In pain management situations, it is recommended that healthcare professionals attempt to use non-opioid analgesics or local anesthetics to manage pain in Vivitrol patients.
If alternatives to opioids do not alleviate pain, trained staff (like an anesthesiologist) can attempt to reverse the effects of Vivitrol.
Situations that require a reversal of Vivitrol have to be monitored in case of accidental opioid overdose or potential respiratory failure.
How Does Reversing Vivitrol Work?
Vivitrol is an opioid antagonist. This means it binds to opioid receptors in the brain but does not cause them to activate. This removes the euphoric feelings, but also pain-killing properties.
Vivitrol also does not allow opioid agonists (heroin, oxymorphone, hydrocodone) to attach or bind to opioid receptors, preventing the opioid receptors from being activated.
In a hospital setting, medications like Remifentinal have been administered to Vivitrol patients in an attempt to alleviate pain under circumstances where it is medically necessary.
This type of medication will only be administered to help with pain under emergency circumstances to manage pain.
Otherwise, there is no way to reverse Vivitrol.
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Why Is Reversing Vivitrol Dangerous?
Vivitrol blocks opioid receptors, which typically prevents the euphoric high associated with opioid misuse and addiction.
Vivitrol also prevents the intoxicated feelings associated with alcohol abuse.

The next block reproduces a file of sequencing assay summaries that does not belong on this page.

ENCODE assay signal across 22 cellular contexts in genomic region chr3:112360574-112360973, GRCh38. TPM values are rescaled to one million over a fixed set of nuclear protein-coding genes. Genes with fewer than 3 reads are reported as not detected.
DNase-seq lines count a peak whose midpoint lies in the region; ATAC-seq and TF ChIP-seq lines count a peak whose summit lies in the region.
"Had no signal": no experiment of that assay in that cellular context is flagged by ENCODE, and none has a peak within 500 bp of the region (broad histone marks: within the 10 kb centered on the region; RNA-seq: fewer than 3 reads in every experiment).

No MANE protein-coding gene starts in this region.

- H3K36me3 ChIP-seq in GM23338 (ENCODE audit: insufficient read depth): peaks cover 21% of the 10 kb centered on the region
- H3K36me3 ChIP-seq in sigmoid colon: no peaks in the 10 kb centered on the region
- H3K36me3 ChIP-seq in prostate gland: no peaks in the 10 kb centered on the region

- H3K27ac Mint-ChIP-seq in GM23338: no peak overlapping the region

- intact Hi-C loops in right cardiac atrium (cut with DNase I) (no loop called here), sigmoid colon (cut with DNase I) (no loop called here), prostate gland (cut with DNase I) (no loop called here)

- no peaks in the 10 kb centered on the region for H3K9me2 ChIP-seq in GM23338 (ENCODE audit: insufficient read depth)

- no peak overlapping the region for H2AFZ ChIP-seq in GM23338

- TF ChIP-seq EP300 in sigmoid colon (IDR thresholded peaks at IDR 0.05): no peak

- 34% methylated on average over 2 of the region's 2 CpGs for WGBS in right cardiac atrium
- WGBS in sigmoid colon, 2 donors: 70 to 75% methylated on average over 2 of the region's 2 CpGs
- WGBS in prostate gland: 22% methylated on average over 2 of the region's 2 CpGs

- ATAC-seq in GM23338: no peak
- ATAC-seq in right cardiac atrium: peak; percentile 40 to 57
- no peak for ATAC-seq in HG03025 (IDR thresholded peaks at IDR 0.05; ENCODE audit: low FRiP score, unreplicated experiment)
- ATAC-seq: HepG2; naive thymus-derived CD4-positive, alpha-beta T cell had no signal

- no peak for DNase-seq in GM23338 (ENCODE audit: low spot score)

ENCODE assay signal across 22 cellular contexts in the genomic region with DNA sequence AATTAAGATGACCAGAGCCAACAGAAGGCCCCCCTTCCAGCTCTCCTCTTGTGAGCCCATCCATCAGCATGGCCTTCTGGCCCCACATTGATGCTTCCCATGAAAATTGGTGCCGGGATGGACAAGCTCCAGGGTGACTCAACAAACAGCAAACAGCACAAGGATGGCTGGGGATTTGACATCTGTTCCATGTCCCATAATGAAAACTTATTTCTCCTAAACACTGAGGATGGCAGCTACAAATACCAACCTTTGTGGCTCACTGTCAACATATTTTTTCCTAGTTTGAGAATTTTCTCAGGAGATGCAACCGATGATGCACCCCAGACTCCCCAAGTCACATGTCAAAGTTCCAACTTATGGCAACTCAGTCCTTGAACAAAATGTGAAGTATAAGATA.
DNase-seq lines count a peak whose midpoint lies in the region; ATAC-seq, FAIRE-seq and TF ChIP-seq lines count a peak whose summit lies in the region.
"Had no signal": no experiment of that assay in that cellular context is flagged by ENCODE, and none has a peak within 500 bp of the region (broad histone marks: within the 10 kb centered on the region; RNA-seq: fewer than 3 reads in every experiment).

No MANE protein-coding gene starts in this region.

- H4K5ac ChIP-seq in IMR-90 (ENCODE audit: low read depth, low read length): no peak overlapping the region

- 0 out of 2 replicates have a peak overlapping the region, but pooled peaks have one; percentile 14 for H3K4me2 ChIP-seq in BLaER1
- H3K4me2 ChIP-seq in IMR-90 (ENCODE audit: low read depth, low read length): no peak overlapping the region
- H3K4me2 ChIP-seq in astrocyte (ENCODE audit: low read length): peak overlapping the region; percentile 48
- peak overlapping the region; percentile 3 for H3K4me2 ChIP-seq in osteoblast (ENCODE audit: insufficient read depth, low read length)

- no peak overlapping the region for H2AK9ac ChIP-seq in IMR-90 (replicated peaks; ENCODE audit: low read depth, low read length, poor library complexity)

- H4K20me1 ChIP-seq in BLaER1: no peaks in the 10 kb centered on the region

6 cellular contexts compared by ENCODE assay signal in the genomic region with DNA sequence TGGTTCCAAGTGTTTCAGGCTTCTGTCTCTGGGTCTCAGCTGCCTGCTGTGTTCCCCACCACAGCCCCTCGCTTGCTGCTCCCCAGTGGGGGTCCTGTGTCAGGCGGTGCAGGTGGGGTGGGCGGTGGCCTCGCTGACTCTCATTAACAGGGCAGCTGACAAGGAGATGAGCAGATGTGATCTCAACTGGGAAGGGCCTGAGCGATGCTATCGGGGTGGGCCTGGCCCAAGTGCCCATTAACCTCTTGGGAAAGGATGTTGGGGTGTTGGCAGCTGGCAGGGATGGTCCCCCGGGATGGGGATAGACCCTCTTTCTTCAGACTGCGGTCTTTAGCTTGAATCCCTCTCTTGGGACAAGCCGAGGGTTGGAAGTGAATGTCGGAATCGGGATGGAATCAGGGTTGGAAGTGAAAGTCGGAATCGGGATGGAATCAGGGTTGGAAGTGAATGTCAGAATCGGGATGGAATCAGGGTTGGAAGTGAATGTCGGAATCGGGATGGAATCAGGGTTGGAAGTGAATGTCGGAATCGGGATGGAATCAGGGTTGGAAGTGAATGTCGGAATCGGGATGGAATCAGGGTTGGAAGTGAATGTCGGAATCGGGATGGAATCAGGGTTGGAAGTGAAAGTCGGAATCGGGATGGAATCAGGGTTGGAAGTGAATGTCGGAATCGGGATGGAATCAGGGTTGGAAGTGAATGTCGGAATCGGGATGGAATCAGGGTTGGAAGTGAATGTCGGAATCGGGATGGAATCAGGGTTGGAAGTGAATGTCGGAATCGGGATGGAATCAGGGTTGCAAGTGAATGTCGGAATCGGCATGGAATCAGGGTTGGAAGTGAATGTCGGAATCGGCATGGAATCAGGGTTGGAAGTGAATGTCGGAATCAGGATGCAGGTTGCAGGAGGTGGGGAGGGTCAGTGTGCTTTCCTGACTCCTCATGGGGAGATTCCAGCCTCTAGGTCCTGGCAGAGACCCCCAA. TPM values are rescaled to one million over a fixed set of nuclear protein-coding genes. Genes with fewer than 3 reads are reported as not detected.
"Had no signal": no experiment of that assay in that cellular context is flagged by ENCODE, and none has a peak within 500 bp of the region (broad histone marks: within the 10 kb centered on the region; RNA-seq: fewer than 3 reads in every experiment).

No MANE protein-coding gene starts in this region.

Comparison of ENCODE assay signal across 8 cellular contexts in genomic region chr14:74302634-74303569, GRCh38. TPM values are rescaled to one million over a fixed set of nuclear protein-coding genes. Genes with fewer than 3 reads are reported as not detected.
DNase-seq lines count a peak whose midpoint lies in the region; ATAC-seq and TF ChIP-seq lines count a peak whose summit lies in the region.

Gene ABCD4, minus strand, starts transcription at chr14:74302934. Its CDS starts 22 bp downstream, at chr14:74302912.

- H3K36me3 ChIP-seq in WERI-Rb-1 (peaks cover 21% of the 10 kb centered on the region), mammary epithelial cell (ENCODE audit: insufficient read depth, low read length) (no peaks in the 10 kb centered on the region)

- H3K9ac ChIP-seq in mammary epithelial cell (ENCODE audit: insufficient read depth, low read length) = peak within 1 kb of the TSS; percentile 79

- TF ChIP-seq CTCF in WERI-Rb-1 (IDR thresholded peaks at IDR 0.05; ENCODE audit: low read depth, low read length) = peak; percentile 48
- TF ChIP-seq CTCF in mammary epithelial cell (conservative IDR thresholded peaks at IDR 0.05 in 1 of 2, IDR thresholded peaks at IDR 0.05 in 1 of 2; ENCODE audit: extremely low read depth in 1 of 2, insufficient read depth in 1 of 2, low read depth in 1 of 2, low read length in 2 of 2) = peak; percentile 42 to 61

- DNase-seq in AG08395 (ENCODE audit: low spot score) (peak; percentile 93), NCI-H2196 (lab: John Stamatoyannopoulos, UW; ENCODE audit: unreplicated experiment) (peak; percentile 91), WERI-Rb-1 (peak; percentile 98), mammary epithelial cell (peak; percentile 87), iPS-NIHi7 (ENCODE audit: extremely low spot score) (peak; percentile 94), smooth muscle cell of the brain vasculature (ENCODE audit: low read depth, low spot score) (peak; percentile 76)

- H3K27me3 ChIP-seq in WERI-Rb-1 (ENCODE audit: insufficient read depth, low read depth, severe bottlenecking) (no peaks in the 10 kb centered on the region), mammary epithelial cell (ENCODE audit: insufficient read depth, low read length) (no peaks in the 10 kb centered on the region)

In emergency situations, there are extremely potent opioids that may be administered to override the blockade effects of Vivitrol.
These potent opioids are typically used in surgical settings where the patient can be directly monitored by an anesthesiologist who can provide respiratory assistance when necessary.
Types of assistance include intubation and CPR, and improper monitoring can result in fatality.
Addiction Treatment For Opioids And Alcohol Addiction
Substance abuse programs that offer medication-assisted treatment (MAT) are offered nationwide. Many provide Vivitrol as a MAT option, along with addiction rehabilitation services.
Call our trained addiction specialists today to discuss treatment options that meet the needs of you or your loved one.
Published on August 16, 2021
Addiction Resource aims to provide only the most current, accurate information in regards to addiction and addiction treatment, which means we only reference the most credible sources available.
These include peer-reviewed journals, government entities and academic institutions, and leaders in addiction healthcare and advocacy. Learn more about how we safeguard our content by viewing our editorial policy.
- Internet Scientific Publications — Use Of Remifentanil For Reverse Opioid Blockade In A Patient
- National Institute on Alcohol Abuse and Alcoholism — Medications Development for the Treatment of Alcohol Use Disorder and Alcohol-Related Organ Damage
- U.S. National Library of Medicine: PubMed — Remifentanil
- U.S. Food & Drug Administration — VIVITROL (naltrexone for extended-release injectable suspension) Label